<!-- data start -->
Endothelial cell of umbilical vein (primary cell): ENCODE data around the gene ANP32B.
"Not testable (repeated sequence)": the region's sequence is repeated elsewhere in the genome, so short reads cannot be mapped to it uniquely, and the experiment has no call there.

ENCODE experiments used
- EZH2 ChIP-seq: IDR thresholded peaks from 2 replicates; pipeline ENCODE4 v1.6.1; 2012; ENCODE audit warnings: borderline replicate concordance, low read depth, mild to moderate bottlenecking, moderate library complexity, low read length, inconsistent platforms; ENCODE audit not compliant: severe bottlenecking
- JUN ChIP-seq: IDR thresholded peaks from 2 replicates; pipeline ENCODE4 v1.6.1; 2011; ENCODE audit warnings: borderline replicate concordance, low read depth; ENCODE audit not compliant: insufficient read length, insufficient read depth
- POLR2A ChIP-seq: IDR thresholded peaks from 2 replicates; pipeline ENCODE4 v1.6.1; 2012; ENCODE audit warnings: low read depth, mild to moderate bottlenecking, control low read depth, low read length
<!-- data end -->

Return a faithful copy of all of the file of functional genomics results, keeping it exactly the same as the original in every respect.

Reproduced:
Endothelial cell of umbilical vein (primary cell): ENCODE data around the gene ANP32B.
"Not testable (repeated sequence)": the region's sequence is repeated elsewhere in the genome, so short reads cannot be mapped to it uniquely, and the experiment has no call there.

ENCODE experiments used
- EZH2 ChIP-seq: IDR thresholded peaks from 2 replicates; pipeline ENCODE4 v1.6.1; 2012; ENCODE audit warnings: borderline replicate concordance, low read depth, mild to moderate bottlenecking, moderate library complexity, low read length, inconsistent platforms; ENCODE audit not compliant: severe bottlenecking
- JUN ChIP-seq: IDR thresholded peaks from 2 replicates; pipeline ENCODE4 v1.6.1; 2011; ENCODE audit warnings: borderline replicate concordance, low read depth; ENCODE audit not compliant: insufficient read length, insufficient read depth
- POLR2A ChIP-seq: IDR thresholded peaks from 2 replicates; pipeline ENCODE4 v1.6.1; 2012; ENCODE audit warnings: low read depth, mild to moderate bottlenecking, control low read depth, low read length